Ringing in 2019
2018 ıs a wrap, and with the start of a new year, thoughts are likely on what needs to be done next — or on the projects that still need wrapped up. Unlike the New Year’s resolutions of average citizens, it takes a team to organize city priorities, projects and goals across departments; they also require the approval of a city council. Communication is key to getting everyone on the same page — ignoring the presence of any conflicting personalities that seem to crop up in any organization, whether a city or a private company.
Maintenance probably tops or is within most municipal departments’ top 10 list of needs for 2019. In December, Decatur, Ill., proposed up to $48 million in infrastructure projects for 2019, which would include addressing neglected municipal-owned roadways and outdated sewers while also finishing a new Fire Station No. 5. In late November, Bossier City, La., requested city council approval of a $60 million bond that would fund city projects like the expansion of the northern parkway extension, an addition to the city’s animal control facility and improvements to city roads and ditches.
These cities are not alone with several others also trying to make room in their budgets to prevent infrastructure woes.
However, with so many demands on limited budgets, data is invaluable when presenting needs and to propel projects from ideas to reality. Geographic Information Systems have been one tool in cities’ toolbox when it comes to data gathering and putting said data into an overall picture. GIS has been invaluable when mapping miles upon miles of infrastructure and cataloging its present state. Writer Andrew Mentock will be sharing other ways cities are sliding GIS into their operations, from public works to transportation and everything in between.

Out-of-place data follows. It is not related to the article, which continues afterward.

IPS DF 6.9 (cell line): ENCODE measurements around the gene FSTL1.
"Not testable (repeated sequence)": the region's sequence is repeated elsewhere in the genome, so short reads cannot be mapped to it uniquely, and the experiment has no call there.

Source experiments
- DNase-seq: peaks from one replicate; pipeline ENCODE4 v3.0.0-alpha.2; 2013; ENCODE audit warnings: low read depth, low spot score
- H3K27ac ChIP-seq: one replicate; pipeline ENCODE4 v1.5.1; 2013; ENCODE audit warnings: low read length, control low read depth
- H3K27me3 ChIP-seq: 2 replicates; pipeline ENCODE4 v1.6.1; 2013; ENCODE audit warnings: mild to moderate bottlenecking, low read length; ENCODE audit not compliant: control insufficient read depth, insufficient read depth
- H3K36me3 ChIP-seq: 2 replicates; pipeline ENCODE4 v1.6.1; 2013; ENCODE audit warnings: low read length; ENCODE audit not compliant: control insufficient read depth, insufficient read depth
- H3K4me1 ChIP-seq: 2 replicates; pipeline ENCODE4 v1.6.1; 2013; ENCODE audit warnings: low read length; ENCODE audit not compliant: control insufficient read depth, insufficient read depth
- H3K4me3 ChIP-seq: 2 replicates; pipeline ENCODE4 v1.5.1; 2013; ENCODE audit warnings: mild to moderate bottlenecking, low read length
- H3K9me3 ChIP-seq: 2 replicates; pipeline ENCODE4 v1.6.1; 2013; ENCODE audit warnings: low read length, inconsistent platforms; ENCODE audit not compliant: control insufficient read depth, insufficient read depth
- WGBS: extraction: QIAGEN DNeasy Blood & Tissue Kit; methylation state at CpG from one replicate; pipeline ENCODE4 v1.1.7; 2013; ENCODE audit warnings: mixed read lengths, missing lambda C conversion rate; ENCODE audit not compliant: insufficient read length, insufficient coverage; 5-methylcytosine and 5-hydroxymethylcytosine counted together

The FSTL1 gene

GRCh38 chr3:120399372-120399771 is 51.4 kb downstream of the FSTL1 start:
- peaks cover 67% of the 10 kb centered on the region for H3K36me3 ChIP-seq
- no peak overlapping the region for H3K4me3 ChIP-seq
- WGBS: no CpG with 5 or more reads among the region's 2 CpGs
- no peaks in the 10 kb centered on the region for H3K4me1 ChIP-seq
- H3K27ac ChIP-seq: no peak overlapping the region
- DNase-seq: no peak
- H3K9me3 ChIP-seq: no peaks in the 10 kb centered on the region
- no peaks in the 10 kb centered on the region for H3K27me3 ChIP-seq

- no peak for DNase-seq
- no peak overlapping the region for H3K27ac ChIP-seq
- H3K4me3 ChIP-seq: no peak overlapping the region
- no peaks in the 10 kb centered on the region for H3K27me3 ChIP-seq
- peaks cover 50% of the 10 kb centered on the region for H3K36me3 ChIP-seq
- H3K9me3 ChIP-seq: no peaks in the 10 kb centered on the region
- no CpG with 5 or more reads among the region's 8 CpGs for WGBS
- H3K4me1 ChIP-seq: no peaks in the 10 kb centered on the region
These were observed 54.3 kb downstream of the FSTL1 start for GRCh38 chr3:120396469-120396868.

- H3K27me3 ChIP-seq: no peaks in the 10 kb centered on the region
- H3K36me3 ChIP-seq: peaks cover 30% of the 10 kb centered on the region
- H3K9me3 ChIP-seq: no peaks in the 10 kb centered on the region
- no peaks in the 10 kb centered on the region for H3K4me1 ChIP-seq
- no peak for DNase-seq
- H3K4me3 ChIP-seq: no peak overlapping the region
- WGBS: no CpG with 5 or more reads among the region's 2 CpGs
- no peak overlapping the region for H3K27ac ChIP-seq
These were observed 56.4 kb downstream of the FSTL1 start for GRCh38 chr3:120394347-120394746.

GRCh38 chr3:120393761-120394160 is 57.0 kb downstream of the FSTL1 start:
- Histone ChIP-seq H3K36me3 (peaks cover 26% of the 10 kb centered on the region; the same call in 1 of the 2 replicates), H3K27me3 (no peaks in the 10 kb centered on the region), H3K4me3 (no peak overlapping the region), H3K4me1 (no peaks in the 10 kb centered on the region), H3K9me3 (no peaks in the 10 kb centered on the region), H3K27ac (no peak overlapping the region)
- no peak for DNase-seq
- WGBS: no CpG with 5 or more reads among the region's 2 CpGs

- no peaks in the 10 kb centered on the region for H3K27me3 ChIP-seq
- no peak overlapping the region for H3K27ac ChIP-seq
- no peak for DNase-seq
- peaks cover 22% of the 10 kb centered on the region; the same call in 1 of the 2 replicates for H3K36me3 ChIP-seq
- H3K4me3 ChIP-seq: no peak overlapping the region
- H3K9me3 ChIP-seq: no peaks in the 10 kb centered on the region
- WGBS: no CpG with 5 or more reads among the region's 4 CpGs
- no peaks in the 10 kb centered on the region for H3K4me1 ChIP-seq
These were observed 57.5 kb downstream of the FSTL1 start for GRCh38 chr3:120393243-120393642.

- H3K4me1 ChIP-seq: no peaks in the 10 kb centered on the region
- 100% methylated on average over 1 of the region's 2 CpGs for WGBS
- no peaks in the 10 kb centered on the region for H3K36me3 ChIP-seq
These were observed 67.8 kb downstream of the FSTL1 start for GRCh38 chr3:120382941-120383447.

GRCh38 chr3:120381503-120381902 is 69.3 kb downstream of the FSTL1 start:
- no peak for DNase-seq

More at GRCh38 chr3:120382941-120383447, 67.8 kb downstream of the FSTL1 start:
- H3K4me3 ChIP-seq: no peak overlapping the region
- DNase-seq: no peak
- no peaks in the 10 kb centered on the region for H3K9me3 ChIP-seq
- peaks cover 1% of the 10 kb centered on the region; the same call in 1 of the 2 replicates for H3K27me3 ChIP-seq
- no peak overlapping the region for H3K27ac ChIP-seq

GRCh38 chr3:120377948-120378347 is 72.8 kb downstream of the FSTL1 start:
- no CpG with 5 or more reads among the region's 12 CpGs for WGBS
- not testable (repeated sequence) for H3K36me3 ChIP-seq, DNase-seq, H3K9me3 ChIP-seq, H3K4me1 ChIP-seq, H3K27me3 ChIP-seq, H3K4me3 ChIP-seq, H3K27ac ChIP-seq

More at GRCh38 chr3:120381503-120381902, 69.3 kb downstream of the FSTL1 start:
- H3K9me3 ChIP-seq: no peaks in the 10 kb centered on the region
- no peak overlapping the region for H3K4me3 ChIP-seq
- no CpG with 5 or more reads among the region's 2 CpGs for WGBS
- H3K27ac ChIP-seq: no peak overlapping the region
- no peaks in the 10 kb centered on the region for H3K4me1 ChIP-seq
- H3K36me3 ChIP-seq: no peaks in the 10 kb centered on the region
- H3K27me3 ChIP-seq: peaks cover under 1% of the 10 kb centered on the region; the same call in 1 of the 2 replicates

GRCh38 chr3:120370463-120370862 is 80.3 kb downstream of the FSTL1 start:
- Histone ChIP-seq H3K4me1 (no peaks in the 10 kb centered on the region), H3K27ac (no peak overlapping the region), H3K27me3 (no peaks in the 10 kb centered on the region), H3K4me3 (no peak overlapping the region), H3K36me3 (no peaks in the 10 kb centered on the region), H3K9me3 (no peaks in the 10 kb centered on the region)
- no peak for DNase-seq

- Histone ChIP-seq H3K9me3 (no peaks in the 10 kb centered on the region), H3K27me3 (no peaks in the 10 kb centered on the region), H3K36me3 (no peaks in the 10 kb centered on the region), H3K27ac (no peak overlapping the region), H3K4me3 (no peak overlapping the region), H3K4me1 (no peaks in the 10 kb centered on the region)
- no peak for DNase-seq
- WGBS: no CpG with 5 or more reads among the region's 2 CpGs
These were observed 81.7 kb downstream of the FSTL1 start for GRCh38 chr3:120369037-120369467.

Fresh perspective can also benefit city operations, including stepping away from your own city and exploring the operations of another. Writer Denise Fedorow spoke with Bend, Ore., City Manager Eric King who recently participated in the International City/County Management Association’s International Management Exchange program for the second time. This time he was able to see the workings of Frankston, Victoria,
Australia. The experience offered ideas for the future of technology and how Bend could better position itself to become a Smart City. When King hosted his Australian counterpart, he also received positive feedback: “We’ve been having a challenge funding roads, and when (Tim Frederico, director of corporate development for Frankston) came, he remarked how nice our roads were. Seeing the reflection of our city in his eyes gave me confidence in our city overall.”
Bend is definitely onto something. It ranked No. 4 on WalletHub’s list of the “2018 Fastest-Growing Cities in America,” so kudos to it and the other cities making up the list’s top 10 — see page 60.
With any luck, 2019 will also bring great growth to your municipalities. For those impacted by disaster in 2018, we pray 2019 brings healing and further recovery. Have a happy New Year, everyone!
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